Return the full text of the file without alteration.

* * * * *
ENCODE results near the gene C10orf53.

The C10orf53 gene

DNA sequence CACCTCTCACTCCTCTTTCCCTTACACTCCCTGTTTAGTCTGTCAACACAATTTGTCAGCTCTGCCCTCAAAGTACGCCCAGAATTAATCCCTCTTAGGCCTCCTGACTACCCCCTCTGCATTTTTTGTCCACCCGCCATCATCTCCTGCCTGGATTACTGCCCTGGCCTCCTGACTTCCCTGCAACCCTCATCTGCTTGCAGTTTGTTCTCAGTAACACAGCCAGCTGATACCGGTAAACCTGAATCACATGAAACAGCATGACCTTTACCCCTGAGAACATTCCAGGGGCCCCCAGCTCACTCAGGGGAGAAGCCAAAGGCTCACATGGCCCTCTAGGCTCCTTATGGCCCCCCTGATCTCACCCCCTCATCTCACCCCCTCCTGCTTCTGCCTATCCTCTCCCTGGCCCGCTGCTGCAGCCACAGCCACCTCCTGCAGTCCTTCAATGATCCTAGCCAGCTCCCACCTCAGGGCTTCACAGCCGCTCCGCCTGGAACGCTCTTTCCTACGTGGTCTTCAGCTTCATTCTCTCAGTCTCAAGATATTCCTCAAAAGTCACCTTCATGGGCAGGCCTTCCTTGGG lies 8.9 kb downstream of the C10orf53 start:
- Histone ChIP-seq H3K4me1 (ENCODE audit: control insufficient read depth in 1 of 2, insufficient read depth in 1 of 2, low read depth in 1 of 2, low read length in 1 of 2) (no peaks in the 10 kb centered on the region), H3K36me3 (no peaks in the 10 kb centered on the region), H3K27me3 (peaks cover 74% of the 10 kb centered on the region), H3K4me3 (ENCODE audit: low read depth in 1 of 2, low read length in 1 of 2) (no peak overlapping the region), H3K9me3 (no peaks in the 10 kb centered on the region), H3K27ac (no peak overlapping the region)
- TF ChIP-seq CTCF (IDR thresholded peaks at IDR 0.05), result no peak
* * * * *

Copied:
ENCODE results near the gene C10orf53.

The C10orf53 gene

DNA sequence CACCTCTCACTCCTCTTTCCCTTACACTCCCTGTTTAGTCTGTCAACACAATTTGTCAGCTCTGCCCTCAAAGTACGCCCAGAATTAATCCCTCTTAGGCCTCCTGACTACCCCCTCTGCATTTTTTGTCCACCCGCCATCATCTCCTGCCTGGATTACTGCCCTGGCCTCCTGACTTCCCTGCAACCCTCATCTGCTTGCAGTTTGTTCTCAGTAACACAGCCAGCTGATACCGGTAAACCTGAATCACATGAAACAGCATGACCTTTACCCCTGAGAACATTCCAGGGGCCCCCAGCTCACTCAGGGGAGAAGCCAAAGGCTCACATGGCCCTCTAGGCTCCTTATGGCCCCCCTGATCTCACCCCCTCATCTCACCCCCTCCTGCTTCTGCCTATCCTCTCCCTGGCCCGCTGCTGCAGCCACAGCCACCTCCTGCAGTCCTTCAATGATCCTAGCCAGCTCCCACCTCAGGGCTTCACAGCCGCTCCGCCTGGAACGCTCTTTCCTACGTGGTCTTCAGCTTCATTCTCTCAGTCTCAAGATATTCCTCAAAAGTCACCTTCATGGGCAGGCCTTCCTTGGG lies 8.9 kb downstream of the C10orf53 start:
- Histone ChIP-seq H3K4me1 (ENCODE audit: control insufficient read depth in 1 of 2, insufficient read depth in 1 of 2, low read depth in 1 of 2, low read length in 1 of 2) (no peaks in the 10 kb centered on the region), H3K36me3 (no peaks in the 10 kb centered on the region), H3K27me3 (peaks cover 74% of the 10 kb centered on the region), H3K4me3 (ENCODE audit: low read depth in 1 of 2, low read length in 1 of 2) (no peak overlapping the region), H3K9me3 (no peaks in the 10 kb centered on the region), H3K27ac (no peak overlapping the region)
- TF ChIP-seq CTCF (IDR thresholded peaks at IDR 0.05), result no peak